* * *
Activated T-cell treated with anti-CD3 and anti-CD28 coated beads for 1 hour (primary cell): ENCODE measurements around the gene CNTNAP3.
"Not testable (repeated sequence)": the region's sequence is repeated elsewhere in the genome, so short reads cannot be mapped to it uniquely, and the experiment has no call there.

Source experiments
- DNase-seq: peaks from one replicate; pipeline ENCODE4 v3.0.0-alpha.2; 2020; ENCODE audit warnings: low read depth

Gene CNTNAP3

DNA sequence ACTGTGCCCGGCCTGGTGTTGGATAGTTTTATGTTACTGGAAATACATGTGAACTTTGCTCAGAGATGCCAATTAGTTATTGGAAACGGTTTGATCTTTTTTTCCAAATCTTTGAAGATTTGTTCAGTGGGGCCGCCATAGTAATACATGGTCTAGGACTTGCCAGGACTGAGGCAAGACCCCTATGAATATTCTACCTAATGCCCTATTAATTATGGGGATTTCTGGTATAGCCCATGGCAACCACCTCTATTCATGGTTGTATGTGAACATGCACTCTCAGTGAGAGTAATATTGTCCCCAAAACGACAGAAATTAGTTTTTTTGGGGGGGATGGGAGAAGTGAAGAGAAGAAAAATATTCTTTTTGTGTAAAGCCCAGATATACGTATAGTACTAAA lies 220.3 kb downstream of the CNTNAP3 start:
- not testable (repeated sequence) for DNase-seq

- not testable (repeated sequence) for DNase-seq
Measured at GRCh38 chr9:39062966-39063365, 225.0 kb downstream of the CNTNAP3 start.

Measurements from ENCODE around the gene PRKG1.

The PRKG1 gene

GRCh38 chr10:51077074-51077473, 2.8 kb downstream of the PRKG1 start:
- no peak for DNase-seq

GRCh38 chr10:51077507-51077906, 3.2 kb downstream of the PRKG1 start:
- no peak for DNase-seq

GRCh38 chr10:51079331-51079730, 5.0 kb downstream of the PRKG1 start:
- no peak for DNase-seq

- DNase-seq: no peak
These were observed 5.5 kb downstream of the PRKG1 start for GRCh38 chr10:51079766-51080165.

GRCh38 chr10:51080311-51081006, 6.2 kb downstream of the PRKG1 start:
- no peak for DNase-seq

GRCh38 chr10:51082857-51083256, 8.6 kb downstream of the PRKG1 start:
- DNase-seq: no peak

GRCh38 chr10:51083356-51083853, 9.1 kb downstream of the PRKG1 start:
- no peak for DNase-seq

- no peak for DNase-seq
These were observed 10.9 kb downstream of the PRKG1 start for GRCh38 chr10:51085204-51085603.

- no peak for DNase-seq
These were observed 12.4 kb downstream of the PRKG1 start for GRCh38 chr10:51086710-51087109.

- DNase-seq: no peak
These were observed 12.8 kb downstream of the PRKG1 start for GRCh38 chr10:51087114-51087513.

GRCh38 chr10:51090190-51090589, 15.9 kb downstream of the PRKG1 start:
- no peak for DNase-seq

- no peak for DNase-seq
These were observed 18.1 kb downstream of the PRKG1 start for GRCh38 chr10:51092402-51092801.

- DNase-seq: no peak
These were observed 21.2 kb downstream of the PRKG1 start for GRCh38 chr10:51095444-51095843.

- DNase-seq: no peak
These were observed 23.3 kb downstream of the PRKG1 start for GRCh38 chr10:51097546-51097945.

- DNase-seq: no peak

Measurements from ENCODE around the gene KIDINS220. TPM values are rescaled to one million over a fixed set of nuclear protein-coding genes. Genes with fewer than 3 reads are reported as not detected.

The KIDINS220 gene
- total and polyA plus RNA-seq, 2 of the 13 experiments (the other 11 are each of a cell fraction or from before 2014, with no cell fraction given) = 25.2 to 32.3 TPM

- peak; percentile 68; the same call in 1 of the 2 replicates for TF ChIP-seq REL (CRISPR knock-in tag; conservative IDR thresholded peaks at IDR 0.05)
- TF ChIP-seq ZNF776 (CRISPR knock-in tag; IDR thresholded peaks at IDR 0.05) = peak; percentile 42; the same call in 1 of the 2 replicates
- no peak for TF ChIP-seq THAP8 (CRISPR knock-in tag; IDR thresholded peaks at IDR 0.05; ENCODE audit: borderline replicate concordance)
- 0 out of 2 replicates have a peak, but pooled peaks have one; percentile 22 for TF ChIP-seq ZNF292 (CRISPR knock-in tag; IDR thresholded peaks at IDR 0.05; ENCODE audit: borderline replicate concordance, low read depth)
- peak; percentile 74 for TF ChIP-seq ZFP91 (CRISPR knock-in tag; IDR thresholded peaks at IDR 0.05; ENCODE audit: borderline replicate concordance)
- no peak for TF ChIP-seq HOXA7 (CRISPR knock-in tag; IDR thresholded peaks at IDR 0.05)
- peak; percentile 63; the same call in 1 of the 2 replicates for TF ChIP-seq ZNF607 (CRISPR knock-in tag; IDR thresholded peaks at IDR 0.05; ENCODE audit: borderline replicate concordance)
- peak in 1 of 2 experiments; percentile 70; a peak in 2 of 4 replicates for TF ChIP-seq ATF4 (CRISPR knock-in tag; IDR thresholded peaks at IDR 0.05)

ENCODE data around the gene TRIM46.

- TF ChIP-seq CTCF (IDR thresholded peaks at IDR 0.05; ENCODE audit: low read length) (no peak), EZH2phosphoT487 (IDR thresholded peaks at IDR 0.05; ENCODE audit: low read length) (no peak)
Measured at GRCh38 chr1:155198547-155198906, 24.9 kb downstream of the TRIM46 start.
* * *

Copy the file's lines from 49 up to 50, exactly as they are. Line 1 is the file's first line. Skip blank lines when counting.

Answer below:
- no peak for TF ChIP-seq HOXA7 (CRISPR knock-in tag; IDR thresholded peaks at IDR 0.05)
- peak; percentile 63; the same call in 1 of the 2 replicates for TF ChIP-seq ZNF607 (CRISPR knock-in tag; IDR thresholded peaks at IDR 0.05; ENCODE audit: borderline replicate concordance)